Remember when you first realised that there was a skull inside your face? That skeletons weren't just Hallowe'en shorthand for spooky, but inextricably knitted to the centre of your person? If that's too far back, how about this one: when you first learned that your eyes see the world upside down, and you have to constantly (and completely unconsciously) flip your vision to make sense of things? These moments throw the world a little off-centre – unsurprisingly, really, because they strike quite literally at our core. They tell us something we don't know about ourselves.
Gavin Francis' latest book, Adventures in Human Being, is filled with these kind of moments, where you find yourself re-examining your own body with something like awe. You can read a trailer of sorts for the book over at the Guardian, where Francis touches on the meteorology of the eyeball, the 'seed-like intricacy' of the wrist. There's a description of the brain, 'slippery and smooth, like an algae-covered stone pulled from a riverbed', and another of the area of the membranes of the lungs, 'equivalent to the leaf coverage of a 15- to 20-year oak'.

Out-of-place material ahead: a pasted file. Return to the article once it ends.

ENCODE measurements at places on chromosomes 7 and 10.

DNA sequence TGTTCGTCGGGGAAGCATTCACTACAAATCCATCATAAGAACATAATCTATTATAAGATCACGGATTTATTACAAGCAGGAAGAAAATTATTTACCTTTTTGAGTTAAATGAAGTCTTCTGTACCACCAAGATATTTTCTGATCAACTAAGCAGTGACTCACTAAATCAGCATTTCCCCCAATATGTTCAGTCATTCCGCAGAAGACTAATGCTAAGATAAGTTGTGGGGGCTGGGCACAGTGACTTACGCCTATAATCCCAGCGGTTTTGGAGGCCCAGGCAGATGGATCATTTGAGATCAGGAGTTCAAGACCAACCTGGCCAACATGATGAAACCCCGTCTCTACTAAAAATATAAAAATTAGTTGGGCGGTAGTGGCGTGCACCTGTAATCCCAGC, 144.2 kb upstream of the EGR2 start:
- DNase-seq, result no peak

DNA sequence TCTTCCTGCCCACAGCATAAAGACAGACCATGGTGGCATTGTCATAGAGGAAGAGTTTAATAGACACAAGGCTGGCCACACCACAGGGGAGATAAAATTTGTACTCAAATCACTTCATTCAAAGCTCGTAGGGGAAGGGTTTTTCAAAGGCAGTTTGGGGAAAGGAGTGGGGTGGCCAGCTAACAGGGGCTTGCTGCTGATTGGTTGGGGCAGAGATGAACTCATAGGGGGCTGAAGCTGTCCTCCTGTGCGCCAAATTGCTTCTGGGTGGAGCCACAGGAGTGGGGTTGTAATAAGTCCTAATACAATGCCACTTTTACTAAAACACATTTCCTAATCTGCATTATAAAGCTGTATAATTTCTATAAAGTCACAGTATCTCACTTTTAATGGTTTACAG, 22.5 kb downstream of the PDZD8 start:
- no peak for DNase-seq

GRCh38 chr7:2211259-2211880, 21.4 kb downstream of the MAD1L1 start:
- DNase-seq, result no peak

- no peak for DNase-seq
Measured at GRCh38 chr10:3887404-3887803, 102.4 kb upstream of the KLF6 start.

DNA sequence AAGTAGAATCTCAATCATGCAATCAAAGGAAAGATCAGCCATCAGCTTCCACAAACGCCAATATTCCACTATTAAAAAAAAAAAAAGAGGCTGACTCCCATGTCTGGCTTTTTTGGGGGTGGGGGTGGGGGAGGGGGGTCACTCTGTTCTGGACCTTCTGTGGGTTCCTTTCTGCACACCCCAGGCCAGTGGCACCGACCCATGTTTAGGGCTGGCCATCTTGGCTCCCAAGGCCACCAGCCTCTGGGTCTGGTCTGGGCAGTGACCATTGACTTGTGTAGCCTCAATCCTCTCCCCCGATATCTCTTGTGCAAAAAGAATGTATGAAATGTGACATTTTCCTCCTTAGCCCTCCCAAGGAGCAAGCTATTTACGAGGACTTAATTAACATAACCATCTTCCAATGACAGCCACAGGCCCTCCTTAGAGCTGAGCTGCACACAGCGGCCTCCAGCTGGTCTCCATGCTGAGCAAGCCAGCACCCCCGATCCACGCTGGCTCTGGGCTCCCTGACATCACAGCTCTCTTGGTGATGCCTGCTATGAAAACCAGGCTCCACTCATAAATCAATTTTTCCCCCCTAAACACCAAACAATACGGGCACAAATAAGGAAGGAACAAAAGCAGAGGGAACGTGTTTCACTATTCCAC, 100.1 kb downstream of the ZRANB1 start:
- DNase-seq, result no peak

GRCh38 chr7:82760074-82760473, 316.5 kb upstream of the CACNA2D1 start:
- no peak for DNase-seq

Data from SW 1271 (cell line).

Francis is trained in medicine, and works as a GP; his LRB profile states that he is 'either in the clinic or the library'. His articles for the magazine explore the current state of the NHS, what it means to give pain relief, and the veracity of the Pulp Fiction adrenaline injection scene. Actually, he's also sometimes in the polar regions: his first two books were about the far North and Emperor penguins, respectively. 'It is difficult to decide whether Gavin Francis is a travel writer who moonlights as a doctor or a doctor who travels and writes on the side,' Ed O’Loughlin writes in the Irish Times. 'But if he is as good at slinging pills as he is at writing landscapes – geographical and anatomical – then his patients can count themselves fortunate.'
Anatomical travel writing is a good way of putting it. Adventures in Human Being gives us grand vistas, cultural history, triumphs of discovery and a renewed sense of mystery. It pulls apart the way the body reflects and is reflected in the way we look at the world.
'Public dissections fell out of fashion around the time doctors were growing in power: no longer guides to a mysterious inner kingdom, but autocrats protecting secret knowledge,' Francis writes. 'The time might be right to bring back public dissection, but instead of using scalpels and saws, I prefer to cut up the body using stories, literature and art.'
Gavin Francis will be discussing Adventures in Human Being at the Bookshop on 27 May. Book tickets here.